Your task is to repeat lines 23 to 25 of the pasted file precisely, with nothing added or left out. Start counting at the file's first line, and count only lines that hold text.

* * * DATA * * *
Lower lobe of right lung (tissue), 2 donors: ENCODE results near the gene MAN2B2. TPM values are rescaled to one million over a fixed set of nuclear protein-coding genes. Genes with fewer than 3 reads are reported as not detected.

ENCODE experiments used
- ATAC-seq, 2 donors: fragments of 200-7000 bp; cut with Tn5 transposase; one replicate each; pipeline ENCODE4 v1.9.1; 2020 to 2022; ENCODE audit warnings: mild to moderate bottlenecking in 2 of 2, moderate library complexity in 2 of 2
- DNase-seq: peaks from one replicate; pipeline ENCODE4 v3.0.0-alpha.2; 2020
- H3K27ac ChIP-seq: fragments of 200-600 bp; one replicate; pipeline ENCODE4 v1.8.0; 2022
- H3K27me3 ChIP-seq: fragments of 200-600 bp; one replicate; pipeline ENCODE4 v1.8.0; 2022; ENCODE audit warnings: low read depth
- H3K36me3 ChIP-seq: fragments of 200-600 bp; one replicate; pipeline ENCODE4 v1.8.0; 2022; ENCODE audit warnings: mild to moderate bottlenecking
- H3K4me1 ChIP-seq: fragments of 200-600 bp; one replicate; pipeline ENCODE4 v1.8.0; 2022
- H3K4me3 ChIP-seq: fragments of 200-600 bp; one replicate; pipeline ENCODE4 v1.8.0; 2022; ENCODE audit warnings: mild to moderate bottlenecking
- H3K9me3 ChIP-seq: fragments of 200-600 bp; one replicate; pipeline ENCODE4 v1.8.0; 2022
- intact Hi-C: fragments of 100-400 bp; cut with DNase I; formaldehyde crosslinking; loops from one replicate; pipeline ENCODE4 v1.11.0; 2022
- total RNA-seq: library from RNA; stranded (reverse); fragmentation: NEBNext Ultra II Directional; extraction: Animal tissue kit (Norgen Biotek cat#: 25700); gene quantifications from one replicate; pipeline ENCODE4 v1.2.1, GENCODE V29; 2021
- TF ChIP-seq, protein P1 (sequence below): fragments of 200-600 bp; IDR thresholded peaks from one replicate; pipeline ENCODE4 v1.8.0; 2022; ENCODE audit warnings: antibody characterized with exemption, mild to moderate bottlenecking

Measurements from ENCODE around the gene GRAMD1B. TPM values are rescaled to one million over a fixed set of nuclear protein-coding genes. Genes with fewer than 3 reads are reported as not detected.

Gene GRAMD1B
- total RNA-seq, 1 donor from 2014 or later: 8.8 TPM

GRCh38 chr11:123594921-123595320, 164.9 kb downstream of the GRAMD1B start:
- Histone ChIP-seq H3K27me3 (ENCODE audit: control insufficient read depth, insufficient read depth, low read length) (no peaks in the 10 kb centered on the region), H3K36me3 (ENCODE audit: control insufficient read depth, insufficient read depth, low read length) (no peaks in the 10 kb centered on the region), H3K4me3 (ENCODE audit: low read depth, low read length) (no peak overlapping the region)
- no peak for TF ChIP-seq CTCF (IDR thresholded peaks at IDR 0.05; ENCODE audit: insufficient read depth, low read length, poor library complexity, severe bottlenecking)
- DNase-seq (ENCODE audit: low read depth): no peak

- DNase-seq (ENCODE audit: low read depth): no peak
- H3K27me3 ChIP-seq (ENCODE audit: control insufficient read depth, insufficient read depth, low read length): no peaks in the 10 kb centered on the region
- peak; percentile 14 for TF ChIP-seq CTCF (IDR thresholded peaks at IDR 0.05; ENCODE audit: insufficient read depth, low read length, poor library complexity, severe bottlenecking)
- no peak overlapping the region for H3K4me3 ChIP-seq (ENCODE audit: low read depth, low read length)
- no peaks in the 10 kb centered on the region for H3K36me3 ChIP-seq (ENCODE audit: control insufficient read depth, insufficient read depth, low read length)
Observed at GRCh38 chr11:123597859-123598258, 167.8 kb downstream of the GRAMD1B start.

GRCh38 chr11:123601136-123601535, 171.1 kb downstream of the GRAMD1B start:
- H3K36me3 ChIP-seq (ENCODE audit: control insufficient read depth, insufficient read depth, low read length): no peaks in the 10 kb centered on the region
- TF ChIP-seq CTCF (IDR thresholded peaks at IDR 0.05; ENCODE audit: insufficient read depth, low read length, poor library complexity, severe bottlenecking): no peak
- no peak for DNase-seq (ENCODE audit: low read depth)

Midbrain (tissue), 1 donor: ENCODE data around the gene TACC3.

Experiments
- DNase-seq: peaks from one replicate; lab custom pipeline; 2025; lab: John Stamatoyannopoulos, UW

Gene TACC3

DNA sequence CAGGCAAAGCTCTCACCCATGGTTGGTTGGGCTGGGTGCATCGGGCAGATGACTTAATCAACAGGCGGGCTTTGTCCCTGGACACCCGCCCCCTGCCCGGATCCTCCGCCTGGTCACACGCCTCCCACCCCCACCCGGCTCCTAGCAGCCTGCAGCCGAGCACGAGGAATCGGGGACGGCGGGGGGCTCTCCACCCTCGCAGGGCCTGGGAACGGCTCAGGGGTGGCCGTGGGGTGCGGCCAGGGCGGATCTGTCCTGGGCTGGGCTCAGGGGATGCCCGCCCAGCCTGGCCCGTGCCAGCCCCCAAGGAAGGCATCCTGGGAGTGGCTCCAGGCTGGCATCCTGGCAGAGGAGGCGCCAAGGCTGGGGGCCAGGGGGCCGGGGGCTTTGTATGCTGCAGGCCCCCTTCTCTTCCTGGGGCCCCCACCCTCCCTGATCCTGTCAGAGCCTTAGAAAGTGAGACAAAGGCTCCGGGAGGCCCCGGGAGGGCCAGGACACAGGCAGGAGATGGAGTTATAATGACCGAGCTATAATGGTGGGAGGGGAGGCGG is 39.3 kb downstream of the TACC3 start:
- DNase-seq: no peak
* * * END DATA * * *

- peak; percentile 14 for TF ChIP-seq CTCF (IDR thresholded peaks at IDR 0.05; ENCODE audit: insufficient read depth, low read length, poor library complexity, severe bottlenecking)
- no peak overlapping the region for H3K4me3 ChIP-seq (ENCODE audit: low read depth, low read length)
- no peaks in the 10 kb centered on the region for H3K36me3 ChIP-seq (ENCODE audit: control insufficient read depth, insufficient read depth, low read length)